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The problem of western democracies such as Britain and the US is that the institutions of a two-party system in which alternating governments compete to attract votes in the centre do not work well when politics is no longer arranged on a one-dimensional spectrum from left to right. Recent political upheavals are only the start of the resulting instability.
Does it lift your heart to hear that “Britain is uniquely placed to lead the world in a smart power revolution”? Do you share the ambition of George Osborne, chancellor of the exchequer, to discover “what the government needs to do to become a world leader in 5G infrastructure”? Here's why my heart sank when reading these words in the plans of the UK’s National Infrastructure Commission.
Explaining your possibly complex financial affairs to unsympathetic journalists adds to the already too long list of reasons why able people might not want to go into politics. And such scrutiny draws attention away from genuinely serious and widespread tax evasion, corruption and money laundering, practices.
George Osborne has, it is reported, abandoned plans for root-and-branch reform of the taxation of pension saving and will content himself with tinkering with rates of relief. However, what's really needed in our tax system — as in so many other areas of political life — is purposive change: reforms may well be implemented in piecemeal fashion but should be motivated by a sense of strategic direction.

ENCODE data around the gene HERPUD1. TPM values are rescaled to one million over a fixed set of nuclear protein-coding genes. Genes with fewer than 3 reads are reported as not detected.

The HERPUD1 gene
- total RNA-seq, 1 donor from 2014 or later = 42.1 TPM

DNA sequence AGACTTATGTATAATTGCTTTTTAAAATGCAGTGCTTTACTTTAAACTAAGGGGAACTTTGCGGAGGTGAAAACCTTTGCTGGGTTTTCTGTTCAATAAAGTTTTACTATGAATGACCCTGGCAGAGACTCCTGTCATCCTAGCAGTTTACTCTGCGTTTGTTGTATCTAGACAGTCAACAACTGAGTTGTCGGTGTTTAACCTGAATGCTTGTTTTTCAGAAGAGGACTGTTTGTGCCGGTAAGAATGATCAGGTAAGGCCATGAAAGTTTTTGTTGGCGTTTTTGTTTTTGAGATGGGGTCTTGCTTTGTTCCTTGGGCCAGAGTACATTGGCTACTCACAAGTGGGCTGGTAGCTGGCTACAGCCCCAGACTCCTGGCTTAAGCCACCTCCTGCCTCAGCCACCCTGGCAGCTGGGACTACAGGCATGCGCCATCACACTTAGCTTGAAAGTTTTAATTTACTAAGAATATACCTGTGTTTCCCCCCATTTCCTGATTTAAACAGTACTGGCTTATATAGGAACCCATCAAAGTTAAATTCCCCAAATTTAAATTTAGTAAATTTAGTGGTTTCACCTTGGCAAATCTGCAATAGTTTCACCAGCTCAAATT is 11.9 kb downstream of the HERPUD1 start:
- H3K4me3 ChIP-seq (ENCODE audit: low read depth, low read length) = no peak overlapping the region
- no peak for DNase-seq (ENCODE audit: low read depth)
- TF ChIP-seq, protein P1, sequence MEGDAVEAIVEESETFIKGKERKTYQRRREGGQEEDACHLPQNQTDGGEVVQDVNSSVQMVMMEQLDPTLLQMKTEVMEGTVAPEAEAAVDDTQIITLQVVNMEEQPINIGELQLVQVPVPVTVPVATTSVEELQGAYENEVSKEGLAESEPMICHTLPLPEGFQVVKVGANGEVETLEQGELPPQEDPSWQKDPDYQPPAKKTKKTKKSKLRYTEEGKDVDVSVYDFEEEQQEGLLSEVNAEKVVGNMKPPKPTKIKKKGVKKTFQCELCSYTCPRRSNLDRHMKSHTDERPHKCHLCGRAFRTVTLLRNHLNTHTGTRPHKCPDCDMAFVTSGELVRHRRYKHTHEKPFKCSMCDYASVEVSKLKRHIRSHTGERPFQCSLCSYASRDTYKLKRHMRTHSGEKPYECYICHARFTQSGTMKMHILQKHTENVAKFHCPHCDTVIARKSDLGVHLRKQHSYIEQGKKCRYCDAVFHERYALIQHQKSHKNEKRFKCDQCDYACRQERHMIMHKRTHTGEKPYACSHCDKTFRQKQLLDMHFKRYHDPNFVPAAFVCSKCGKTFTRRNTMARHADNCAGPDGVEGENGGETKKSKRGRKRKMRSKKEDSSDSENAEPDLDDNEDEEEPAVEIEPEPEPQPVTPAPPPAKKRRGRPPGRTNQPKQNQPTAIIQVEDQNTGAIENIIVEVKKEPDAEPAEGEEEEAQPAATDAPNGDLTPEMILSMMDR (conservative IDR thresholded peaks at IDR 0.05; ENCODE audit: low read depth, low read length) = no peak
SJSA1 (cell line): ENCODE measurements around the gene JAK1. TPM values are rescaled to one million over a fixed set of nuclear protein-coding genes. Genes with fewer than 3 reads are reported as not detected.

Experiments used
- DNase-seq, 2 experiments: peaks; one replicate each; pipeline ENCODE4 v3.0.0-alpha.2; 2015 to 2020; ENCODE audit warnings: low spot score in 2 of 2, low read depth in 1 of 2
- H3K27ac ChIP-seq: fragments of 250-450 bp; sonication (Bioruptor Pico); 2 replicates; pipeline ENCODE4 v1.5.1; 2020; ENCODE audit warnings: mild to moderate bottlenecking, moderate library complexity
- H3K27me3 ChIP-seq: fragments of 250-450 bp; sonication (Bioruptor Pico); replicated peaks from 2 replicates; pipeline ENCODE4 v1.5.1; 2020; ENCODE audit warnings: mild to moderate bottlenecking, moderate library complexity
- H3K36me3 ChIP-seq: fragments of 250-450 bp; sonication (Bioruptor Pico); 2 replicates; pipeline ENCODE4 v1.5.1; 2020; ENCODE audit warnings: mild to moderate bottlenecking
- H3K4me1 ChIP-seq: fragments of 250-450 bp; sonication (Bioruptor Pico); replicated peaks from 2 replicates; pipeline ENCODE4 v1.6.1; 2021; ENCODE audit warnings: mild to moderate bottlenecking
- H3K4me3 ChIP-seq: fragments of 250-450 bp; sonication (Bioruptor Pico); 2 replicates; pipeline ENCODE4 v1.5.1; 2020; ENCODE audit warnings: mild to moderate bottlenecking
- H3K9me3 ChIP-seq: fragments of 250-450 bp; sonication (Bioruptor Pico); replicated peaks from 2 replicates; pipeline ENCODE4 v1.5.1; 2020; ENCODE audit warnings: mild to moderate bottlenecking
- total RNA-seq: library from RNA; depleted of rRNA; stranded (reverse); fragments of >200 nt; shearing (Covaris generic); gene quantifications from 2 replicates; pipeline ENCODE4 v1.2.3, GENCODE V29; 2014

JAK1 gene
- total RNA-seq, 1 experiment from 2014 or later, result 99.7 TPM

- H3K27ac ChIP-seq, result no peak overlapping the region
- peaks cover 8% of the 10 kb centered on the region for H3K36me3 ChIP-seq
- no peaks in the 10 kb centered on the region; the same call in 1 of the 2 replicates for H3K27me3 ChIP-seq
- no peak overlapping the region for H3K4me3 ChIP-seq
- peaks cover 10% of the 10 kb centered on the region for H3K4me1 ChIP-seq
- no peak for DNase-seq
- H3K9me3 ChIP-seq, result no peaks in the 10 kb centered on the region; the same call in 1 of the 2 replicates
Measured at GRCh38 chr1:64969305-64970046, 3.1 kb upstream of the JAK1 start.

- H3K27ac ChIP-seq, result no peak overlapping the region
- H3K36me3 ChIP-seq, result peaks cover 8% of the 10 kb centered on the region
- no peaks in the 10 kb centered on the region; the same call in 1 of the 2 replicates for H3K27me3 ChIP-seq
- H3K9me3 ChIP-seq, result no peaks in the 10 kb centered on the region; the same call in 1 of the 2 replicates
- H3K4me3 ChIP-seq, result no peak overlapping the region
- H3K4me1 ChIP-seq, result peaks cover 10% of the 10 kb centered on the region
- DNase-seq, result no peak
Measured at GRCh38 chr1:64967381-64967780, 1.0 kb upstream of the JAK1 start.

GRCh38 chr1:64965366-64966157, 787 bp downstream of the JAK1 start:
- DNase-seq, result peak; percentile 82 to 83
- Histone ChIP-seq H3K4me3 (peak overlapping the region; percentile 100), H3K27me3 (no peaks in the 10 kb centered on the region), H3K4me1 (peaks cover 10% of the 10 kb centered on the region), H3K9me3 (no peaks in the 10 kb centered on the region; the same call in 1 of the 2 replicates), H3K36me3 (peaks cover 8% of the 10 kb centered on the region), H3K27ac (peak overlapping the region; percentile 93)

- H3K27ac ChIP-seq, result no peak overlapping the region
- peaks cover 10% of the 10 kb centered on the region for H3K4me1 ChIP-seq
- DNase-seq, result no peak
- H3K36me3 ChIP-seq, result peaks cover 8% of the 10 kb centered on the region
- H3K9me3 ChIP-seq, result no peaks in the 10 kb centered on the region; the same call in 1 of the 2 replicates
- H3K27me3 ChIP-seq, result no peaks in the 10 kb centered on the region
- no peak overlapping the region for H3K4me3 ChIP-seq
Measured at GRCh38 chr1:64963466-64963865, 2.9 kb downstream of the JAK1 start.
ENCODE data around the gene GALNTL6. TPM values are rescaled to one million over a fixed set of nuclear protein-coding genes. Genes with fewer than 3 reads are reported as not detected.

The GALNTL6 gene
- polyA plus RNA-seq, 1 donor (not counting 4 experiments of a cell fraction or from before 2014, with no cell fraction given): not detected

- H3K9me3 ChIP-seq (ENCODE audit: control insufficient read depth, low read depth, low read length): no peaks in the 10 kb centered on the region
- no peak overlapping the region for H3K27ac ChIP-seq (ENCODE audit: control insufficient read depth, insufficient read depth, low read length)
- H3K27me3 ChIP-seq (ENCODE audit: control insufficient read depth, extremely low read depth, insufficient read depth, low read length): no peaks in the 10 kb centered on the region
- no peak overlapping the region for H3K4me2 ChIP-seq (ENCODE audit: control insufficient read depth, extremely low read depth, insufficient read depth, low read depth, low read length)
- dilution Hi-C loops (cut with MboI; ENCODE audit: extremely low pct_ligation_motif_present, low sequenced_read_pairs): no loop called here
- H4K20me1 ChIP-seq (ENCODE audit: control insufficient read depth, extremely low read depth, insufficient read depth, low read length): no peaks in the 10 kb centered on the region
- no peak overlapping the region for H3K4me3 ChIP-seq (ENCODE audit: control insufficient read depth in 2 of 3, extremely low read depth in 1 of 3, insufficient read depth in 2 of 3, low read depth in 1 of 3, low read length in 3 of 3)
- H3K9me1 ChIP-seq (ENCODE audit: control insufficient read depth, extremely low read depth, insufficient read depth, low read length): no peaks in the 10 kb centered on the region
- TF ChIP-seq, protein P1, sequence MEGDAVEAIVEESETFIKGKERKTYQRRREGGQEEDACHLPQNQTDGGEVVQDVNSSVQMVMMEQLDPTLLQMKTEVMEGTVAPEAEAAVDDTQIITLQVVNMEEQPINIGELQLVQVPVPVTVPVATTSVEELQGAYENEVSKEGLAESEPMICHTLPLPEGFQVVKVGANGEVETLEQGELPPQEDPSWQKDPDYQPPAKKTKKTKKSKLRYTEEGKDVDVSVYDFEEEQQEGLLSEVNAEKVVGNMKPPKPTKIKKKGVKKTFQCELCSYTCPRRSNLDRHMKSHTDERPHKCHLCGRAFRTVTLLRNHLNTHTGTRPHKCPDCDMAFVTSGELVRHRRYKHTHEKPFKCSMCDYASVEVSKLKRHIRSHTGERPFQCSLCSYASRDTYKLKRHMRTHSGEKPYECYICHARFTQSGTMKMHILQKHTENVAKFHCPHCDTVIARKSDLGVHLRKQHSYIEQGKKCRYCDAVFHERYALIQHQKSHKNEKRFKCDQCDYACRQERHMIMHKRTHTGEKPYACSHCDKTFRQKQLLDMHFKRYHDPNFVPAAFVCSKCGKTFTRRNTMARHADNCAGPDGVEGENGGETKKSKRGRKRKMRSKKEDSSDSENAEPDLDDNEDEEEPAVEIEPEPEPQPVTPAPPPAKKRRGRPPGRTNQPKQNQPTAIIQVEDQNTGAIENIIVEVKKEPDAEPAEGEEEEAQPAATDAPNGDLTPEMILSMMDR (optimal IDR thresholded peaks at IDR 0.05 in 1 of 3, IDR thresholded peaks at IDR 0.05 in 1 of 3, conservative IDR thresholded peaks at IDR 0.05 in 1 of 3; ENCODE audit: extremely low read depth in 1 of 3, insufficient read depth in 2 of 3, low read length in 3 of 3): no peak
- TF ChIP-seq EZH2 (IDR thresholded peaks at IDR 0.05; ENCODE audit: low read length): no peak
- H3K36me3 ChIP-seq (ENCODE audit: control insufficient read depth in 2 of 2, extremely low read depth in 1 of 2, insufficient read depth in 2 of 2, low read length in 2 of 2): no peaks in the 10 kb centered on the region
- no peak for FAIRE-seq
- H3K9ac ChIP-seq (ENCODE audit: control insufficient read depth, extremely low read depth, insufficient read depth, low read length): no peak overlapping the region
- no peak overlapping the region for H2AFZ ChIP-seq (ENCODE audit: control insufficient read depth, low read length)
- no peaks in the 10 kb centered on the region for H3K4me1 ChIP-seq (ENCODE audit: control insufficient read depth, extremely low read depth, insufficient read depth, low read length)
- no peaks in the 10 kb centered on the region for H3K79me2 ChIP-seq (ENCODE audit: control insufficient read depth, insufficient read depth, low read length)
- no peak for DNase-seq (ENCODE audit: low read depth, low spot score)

Britain has a trade surplus in almost every service sector except tourism. As a result, world trade negotiations have not played to British strengths because advanced economies tend to trade freely in manufactures but retain home-country bias in their purchases of services. This should frame any debate on trade in the EU referendum.
Uber's superior service threatens London's black-cab drivers, just as (my namesake) John Kay's flying shuttle eventually led to rebellion by out-of-work Luddites in the 19th century. The losers from such innovations should in some circumstances be compensated. But restricting competition is against the public interest.
The Parliamentary Commission on Banking Standards, which reported in 2013, recognised the central significance of executive responsibility for systemic failure in the sector. It proposed a senior managers regime which would hold executives liable for wrongdoing in activities for which they had responsibility even if they had no specific knowledge of the improper conduct. Having accepted this recommendation, the UK government is now backtracking.
The Airports Commission reported in July, with a clear recommendation to build a new runway and terminal at Heathrow. It relied heavily on an elaborate modelling exercise that calculated costs and benefits for the next 50 years. Little weight should be attached to these calculations. And more consideration should be given to the Gatwick proposal.
If the capital costs of Heathrow expansion could be substantially reduced and its actual financing costs were also trimmed, that project would merit further consideration. Otherwise, a second runway at Gatwick appears simpler, cheaper, less risky and less politically unpalatable.
Retailers have recently complained about the level of business rates. However, were this property tax is reduced their joy will be short lived. Business rates are both a tax on land and a tax on structures, and in the longer term all we would see is higher property values and rents, especially in prime locations.